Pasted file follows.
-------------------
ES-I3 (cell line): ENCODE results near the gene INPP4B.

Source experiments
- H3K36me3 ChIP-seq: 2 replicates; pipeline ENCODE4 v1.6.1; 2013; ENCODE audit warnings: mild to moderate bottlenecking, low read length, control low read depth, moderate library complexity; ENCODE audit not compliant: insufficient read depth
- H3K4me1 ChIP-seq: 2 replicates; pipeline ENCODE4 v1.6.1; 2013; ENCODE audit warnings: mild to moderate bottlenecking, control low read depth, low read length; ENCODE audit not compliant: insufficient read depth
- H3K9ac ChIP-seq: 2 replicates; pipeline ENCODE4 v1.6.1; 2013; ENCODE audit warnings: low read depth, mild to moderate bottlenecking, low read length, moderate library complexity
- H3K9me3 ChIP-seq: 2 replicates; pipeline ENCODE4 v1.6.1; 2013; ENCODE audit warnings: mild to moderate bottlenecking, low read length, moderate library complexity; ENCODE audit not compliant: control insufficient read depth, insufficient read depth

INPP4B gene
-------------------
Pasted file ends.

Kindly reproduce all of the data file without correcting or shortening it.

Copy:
ES-I3 (cell line): ENCODE results near the gene INPP4B.

Source experiments
- H3K36me3 ChIP-seq: 2 replicates; pipeline ENCODE4 v1.6.1; 2013; ENCODE audit warnings: mild to moderate bottlenecking, low read length, control low read depth, moderate library complexity; ENCODE audit not compliant: insufficient read depth
- H3K4me1 ChIP-seq: 2 replicates; pipeline ENCODE4 v1.6.1; 2013; ENCODE audit warnings: mild to moderate bottlenecking, control low read depth, low read length; ENCODE audit not compliant: insufficient read depth
- H3K9ac ChIP-seq: 2 replicates; pipeline ENCODE4 v1.6.1; 2013; ENCODE audit warnings: low read depth, mild to moderate bottlenecking, low read length, moderate library complexity
- H3K9me3 ChIP-seq: 2 replicates; pipeline ENCODE4 v1.6.1; 2013; ENCODE audit warnings: mild to moderate bottlenecking, low read length, moderate library complexity; ENCODE audit not compliant: control insufficient read depth, insufficient read depth

INPP4B gene